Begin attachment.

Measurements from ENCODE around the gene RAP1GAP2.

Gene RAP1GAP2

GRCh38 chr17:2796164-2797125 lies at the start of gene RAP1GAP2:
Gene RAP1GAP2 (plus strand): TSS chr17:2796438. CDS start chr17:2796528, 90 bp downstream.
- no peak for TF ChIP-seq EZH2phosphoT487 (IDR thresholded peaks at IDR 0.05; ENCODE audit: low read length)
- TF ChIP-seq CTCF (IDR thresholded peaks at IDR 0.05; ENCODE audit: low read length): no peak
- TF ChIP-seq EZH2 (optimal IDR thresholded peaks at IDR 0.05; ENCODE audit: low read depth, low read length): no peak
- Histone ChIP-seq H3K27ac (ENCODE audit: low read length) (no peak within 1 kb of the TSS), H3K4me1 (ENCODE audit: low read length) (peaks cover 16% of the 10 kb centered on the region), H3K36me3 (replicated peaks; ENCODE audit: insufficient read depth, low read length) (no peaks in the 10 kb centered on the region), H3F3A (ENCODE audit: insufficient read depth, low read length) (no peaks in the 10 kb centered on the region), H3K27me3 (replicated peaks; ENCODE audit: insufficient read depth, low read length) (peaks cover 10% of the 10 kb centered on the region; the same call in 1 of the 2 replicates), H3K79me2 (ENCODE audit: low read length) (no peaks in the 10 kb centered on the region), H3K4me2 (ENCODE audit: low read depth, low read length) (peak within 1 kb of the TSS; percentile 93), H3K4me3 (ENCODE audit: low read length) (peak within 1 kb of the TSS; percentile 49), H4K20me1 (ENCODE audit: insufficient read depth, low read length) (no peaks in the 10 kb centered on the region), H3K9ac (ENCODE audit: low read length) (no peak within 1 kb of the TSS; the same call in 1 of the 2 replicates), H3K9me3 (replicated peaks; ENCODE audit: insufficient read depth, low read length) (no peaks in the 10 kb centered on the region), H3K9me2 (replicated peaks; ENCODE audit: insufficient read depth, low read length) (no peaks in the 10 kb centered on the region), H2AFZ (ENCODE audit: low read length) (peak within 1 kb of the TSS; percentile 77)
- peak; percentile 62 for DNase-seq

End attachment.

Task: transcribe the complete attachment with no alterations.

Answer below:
Measurements from ENCODE around the gene RAP1GAP2.

Gene RAP1GAP2

GRCh38 chr17:2796164-2797125 lies at the start of gene RAP1GAP2:
Gene RAP1GAP2 (plus strand): TSS chr17:2796438. CDS start chr17:2796528, 90 bp downstream.
- no peak for TF ChIP-seq EZH2phosphoT487 (IDR thresholded peaks at IDR 0.05; ENCODE audit: low read length)
- TF ChIP-seq CTCF (IDR thresholded peaks at IDR 0.05; ENCODE audit: low read length): no peak
- TF ChIP-seq EZH2 (optimal IDR thresholded peaks at IDR 0.05; ENCODE audit: low read depth, low read length): no peak
- Histone ChIP-seq H3K27ac (ENCODE audit: low read length) (no peak within 1 kb of the TSS), H3K4me1 (ENCODE audit: low read length) (peaks cover 16% of the 10 kb centered on the region), H3K36me3 (replicated peaks; ENCODE audit: insufficient read depth, low read length) (no peaks in the 10 kb centered on the region), H3F3A (ENCODE audit: insufficient read depth, low read length) (no peaks in the 10 kb centered on the region), H3K27me3 (replicated peaks; ENCODE audit: insufficient read depth, low read length) (peaks cover 10% of the 10 kb centered on the region; the same call in 1 of the 2 replicates), H3K79me2 (ENCODE audit: low read length) (no peaks in the 10 kb centered on the region), H3K4me2 (ENCODE audit: low read depth, low read length) (peak within 1 kb of the TSS; percentile 93), H3K4me3 (ENCODE audit: low read length) (peak within 1 kb of the TSS; percentile 49), H4K20me1 (ENCODE audit: insufficient read depth, low read length) (no peaks in the 10 kb centered on the region), H3K9ac (ENCODE audit: low read length) (no peak within 1 kb of the TSS; the same call in 1 of the 2 replicates), H3K9me3 (replicated peaks; ENCODE audit: insufficient read depth, low read length) (no peaks in the 10 kb centered on the region), H3K9me2 (replicated peaks; ENCODE audit: insufficient read depth, low read length) (no peaks in the 10 kb centered on the region), H2AFZ (ENCODE audit: low read length) (peak within 1 kb of the TSS; percentile 77)
- peak; percentile 62 for DNase-seq